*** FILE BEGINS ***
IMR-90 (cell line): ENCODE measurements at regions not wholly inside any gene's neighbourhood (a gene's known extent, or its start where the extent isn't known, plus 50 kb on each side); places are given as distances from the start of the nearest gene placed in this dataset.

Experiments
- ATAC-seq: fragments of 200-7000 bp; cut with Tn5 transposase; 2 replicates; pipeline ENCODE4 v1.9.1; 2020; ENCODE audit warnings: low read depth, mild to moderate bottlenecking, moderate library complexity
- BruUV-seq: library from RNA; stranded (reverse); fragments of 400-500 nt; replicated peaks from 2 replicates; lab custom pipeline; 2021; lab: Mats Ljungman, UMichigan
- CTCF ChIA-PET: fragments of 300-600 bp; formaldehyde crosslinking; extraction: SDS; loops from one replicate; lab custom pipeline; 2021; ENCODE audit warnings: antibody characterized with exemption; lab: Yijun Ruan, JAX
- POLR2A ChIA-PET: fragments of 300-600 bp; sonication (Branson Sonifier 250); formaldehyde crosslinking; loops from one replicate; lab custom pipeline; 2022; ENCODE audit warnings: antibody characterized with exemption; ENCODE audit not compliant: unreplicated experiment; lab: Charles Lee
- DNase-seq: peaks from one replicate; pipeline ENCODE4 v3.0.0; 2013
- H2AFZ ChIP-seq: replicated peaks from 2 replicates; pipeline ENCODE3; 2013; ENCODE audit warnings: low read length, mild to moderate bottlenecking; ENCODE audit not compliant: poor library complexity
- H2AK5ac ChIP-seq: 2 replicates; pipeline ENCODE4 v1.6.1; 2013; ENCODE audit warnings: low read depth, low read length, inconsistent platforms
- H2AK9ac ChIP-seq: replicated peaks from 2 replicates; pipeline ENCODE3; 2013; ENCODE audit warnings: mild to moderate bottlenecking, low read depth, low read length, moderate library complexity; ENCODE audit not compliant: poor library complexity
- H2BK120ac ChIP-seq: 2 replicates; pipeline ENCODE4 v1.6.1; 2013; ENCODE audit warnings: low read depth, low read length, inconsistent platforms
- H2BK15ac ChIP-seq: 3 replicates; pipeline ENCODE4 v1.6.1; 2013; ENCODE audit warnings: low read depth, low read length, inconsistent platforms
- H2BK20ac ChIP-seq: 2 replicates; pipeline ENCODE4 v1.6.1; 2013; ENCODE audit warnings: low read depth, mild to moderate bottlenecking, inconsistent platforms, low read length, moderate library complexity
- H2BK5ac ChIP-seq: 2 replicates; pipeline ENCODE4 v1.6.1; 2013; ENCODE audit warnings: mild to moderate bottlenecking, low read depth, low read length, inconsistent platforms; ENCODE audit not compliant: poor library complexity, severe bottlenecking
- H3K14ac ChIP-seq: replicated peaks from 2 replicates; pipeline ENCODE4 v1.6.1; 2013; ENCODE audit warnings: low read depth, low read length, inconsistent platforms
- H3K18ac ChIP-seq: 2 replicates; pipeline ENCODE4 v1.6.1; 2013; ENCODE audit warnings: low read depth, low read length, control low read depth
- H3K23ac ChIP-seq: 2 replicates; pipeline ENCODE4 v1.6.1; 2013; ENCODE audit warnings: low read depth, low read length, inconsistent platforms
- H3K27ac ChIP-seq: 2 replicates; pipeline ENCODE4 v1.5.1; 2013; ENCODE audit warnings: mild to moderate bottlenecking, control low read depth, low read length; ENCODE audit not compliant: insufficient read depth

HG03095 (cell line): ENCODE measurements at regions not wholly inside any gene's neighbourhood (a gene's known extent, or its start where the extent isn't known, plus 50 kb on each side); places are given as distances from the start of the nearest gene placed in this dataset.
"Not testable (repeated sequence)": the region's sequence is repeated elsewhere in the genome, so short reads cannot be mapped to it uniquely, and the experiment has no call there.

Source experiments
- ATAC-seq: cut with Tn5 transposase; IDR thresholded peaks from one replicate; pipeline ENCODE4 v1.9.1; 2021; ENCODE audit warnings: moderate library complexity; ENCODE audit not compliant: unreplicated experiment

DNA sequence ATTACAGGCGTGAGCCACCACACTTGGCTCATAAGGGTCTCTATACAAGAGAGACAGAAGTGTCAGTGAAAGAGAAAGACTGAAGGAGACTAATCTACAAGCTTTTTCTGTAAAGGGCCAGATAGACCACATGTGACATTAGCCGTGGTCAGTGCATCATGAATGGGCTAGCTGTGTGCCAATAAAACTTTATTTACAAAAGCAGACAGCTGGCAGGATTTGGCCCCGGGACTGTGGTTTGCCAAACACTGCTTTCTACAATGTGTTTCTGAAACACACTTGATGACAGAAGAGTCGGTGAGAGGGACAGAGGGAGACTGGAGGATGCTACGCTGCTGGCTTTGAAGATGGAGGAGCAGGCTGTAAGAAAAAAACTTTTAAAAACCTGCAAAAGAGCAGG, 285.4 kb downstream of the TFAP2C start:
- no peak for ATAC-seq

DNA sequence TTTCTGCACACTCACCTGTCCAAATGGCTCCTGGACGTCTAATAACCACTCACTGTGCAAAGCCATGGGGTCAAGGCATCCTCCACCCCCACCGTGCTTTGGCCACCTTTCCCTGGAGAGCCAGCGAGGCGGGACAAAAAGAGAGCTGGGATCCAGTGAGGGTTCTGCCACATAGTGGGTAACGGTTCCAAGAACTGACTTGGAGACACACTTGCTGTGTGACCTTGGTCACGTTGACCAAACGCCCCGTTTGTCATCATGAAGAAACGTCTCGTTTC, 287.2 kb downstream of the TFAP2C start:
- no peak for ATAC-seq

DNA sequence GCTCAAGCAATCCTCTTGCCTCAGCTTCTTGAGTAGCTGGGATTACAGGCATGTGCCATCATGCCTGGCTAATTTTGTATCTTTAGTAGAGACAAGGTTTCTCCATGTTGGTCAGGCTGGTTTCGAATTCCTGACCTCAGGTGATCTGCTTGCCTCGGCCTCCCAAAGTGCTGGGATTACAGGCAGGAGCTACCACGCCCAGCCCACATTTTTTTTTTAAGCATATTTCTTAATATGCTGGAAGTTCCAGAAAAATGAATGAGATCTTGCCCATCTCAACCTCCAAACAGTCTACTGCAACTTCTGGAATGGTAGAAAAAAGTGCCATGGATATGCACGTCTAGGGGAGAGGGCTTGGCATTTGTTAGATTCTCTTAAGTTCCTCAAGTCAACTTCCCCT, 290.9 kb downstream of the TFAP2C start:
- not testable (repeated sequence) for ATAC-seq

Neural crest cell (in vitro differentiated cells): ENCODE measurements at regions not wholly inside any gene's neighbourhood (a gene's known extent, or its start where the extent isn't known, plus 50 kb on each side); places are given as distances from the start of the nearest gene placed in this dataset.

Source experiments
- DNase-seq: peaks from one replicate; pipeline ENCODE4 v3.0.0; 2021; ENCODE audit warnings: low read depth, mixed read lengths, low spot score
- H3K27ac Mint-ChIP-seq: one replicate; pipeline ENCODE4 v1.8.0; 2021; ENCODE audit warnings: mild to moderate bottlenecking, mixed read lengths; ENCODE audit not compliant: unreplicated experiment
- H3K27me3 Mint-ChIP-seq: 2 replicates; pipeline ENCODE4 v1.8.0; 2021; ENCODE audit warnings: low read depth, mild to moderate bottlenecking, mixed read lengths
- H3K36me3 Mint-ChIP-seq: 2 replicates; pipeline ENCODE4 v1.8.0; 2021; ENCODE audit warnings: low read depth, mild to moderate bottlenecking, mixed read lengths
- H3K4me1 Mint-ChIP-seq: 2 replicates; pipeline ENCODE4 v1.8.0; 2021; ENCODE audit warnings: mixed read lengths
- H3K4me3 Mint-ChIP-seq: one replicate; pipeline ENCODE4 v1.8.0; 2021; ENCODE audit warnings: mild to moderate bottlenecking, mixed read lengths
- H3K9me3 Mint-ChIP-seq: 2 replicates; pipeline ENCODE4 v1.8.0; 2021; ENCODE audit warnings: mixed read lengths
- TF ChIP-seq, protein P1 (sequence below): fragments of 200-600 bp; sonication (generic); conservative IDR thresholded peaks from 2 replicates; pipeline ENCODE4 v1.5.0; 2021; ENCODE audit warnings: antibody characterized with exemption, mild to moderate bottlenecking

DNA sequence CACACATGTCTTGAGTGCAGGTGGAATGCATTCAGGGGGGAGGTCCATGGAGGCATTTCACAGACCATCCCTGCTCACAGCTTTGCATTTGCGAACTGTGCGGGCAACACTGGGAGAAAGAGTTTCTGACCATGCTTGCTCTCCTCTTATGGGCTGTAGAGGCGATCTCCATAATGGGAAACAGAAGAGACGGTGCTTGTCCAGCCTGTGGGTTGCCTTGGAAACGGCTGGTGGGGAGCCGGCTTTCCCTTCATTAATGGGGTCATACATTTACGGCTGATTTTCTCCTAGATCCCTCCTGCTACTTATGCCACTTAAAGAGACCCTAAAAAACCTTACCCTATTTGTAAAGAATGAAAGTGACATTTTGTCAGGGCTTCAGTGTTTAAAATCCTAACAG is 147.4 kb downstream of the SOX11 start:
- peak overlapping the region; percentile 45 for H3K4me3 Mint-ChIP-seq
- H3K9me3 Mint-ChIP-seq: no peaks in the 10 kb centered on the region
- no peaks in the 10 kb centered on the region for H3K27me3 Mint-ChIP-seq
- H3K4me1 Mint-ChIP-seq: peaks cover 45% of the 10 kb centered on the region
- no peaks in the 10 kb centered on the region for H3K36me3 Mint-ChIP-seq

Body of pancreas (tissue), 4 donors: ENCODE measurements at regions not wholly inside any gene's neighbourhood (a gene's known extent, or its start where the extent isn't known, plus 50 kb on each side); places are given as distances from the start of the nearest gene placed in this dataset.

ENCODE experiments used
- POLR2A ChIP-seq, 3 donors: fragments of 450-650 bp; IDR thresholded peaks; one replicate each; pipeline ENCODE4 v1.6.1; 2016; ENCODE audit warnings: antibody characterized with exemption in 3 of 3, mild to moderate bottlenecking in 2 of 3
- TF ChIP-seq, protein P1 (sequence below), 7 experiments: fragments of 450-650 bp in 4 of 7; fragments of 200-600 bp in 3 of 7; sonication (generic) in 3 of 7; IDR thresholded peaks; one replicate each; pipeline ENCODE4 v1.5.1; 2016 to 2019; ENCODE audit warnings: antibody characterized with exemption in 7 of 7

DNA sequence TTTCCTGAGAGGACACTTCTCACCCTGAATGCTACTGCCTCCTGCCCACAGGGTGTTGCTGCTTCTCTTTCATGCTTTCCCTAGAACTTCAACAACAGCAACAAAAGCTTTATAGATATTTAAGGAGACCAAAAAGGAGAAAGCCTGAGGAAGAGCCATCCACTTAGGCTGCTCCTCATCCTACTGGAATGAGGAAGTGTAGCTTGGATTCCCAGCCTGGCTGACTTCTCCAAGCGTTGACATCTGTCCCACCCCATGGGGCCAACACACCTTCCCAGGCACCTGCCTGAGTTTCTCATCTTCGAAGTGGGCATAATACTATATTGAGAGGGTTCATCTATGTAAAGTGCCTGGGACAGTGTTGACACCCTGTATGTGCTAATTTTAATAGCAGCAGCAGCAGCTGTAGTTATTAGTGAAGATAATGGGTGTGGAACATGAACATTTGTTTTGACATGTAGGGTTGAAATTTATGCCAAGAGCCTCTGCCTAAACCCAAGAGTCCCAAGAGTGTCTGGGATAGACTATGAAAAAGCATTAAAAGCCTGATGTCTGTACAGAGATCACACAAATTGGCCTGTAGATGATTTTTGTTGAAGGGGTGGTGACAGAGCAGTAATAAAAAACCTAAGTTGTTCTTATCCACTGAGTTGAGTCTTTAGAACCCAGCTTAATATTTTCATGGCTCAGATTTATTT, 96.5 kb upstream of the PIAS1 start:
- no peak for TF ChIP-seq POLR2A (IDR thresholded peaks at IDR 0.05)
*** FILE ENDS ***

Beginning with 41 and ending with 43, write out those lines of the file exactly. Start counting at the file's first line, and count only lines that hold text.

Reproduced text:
- H3K9me3 Mint-ChIP-seq: no peaks in the 10 kb centered on the region
- no peaks in the 10 kb centered on the region for H3K27me3 Mint-ChIP-seq
- H3K4me1 Mint-ChIP-seq: peaks cover 45% of the 10 kb centered on the region